Meanwhile on the audacity trail . . .

The US election and the biggest financial swindle of all time (OK – I exaggerate, TARP is not a swindle, it’s a really really inefficient and unfair way of doing something sensible, but perhaps as we speak the Congress are making it better) have got me in one of those times when rather than switch off as I do to most politics, I’m as tuned in as I can bear.

Listening to early morning news I heard about McCain’s ‘audacious’ move to throw the switch to bipartisanship. I thought it was a clever curve ball (as us people familiar with US punditry say!) to throw Obama, but then about half a hour later I heard Obama. Obama sounded calmer, more for real than McCain, but he seemed to suggest that he was the person who initiated the whole thing.

If this story is correct that is indeed the case.

Early Wednesday, at 8:30am EST, Obama called McCain to propose that the two candidates attempt to take a leadership role in responding to the economic crisis. Concerned that no consensus was emerging from negotiations between Treasury Secretary Hank Paulson and leaders in Congress, Obama suggested that he and his Republican rival outline shared goals for any bailout of troubled banks and financial-services institutions.

Specifically, Obama proposed that the two author a joint statement of “shared principles and conditions” for a bailout.

McCain responded around 2:30pm EST Wednesday to express his willingness to work with Obama.

Then, at 3pm EST, without alerting Obama or the Democrat’s campaign to his intentions, McCain called a press conference to announce that he would stop campaigning in order to return to Washington to focus on the “historic” crisis facing the U.S. economy.

I presume this is the truth, but perhaps it’s not the whole truth. Can someone fill me in. Because if it is the whole truth there is something seriously weird going on. Because if it is, McCain’s cynicism is so cheap that he can’t even be bothered turning away a stunt which can be exposed for the empty posturing it was. The facts – if these are the facts – indicate in a way that is at the elementary level of a TV soap that McCain was unashamed to pretend it was his idea when it was Obama’s and that he’s sufficiently cheap and stupid that he didn’t care that the facts would out within about half an hour and transparently demonstrate his hypocrisy.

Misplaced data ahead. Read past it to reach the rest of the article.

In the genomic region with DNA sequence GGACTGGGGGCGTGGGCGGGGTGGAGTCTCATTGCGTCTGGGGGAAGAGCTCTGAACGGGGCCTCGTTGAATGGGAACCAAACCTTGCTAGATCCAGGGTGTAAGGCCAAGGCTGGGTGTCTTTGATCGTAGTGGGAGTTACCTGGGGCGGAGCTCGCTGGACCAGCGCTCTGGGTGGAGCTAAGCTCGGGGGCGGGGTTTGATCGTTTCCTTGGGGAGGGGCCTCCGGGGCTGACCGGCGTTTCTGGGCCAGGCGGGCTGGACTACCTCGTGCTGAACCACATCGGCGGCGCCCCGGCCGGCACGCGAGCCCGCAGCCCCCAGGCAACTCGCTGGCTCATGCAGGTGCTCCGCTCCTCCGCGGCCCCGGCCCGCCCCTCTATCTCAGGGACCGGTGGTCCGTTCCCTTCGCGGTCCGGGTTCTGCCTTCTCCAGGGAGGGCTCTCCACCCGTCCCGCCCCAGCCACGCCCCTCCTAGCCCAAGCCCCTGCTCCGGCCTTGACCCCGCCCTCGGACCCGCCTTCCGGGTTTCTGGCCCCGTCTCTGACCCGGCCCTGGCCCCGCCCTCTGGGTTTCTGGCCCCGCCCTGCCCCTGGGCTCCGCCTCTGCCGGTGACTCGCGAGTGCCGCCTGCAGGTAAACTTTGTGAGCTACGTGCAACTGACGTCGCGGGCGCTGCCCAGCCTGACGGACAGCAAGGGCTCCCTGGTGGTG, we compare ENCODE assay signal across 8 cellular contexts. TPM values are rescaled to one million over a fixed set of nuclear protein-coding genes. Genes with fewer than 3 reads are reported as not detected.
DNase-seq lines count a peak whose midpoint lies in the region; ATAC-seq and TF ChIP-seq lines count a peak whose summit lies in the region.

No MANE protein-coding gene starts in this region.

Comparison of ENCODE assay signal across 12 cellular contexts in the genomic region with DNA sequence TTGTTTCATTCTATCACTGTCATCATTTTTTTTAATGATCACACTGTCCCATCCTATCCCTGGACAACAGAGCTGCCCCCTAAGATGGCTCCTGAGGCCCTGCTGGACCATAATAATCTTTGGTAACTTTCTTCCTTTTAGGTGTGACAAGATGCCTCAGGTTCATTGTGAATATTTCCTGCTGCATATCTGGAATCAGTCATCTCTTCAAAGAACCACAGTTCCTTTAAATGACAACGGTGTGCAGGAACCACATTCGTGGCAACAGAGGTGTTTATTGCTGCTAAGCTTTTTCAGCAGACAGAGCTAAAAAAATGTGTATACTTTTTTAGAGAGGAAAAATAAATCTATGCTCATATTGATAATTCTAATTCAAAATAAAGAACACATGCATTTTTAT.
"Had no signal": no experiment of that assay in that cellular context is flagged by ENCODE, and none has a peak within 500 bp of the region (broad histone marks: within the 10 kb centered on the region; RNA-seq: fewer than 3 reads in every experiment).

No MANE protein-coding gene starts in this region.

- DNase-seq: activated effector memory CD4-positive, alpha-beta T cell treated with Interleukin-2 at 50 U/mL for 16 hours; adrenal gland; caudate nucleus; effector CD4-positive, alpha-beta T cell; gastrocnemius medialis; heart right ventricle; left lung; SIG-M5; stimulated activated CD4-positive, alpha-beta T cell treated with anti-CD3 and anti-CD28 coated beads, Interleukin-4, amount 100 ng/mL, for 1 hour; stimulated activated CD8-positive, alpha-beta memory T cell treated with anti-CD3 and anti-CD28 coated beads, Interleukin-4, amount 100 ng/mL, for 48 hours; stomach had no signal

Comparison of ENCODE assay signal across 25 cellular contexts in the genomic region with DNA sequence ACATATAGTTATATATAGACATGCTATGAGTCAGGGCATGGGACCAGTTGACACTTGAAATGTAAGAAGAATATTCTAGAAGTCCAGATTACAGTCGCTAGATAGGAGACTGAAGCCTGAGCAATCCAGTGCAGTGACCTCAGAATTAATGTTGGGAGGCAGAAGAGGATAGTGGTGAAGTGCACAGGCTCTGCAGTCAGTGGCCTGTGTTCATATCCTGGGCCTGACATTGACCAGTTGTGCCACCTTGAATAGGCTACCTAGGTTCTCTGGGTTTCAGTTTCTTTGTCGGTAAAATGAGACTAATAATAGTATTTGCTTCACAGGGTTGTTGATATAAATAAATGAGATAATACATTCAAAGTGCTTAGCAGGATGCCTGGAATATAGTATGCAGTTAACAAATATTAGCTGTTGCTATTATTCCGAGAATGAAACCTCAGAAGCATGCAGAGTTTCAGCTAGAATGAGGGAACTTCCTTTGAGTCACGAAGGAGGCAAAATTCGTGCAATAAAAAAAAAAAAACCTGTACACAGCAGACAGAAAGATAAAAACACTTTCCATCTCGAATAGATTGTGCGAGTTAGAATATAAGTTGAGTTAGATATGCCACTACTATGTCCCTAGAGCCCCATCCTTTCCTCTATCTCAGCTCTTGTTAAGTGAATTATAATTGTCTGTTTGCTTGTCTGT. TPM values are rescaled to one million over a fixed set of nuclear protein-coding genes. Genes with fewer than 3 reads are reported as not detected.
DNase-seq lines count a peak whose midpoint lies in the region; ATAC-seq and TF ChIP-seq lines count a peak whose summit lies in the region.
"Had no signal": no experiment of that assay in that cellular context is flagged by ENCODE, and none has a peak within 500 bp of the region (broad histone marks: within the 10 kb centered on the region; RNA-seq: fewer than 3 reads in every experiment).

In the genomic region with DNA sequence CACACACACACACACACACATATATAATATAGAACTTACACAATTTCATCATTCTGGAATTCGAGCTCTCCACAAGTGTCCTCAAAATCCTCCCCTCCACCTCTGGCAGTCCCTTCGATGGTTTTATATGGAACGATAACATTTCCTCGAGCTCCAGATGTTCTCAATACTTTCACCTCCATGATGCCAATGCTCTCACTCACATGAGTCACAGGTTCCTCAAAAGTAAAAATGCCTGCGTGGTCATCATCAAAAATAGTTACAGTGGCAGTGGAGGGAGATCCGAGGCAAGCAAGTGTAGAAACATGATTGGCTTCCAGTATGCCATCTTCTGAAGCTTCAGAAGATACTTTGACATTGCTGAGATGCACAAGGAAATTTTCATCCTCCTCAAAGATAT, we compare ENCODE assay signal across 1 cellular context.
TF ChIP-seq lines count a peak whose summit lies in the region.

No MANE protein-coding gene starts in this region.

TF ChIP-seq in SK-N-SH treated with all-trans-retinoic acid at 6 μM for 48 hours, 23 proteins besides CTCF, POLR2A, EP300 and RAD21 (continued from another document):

To be clear, I am not saying that McCain’s general operating procedure in a campaign shouldn’t be to try to take advantage anyway he can. What’s striking, shocking – nay, no less than entirely gasting of the flabber – here is that he thought that he could get away with this – that after about 30 minutes of good press, there’d be a period of doubt after which ‘the story’ became how McCain’s ‘bipartisanship’ consists of trying to misrepresent the facts and to take advantage of the other side’s attempts at bipartisanship.

But – and again I’m expecting someone to tell me that these really are not the facts – it gets weirder still.Obama doesn’t even clarify the issues, just puts his side of things almost as if he’s trying to cover up for McCain’s cheap misprepresentations. So far so good I was thinking, this will work out fine. Obama won’t even have butter melting in his mouth and Joe Biden or some other attack dog will come out and really get stuck into McCain – “McCain’s mendacity, is ‘the issue’ now yada yada yada yoo” (I added the ‘yoo’ at the end – he wouldn’t have said the ‘yoo’ at the end because the attack dog would be being very pompous in a matey kind of way – but I digress).

But none of this happens. Thus when the 7.30 Report does some yada yada yada with the subject carefully chosen to ensure that the entire interview is pretty much all bullshit – it’s on ‘Will George Bush’s speech make a difference’ – a subject about which one can only engage in pub-talk – Michael Fullilove, who seemed to take to the genre like a duck to water, tells us that you’ve got to hand it to McCain, he’s been so audacious in going the bipartisan schtick. Nary a word is mentioned about the fact that this is approximately the reverse of what happened, and of what McCain did.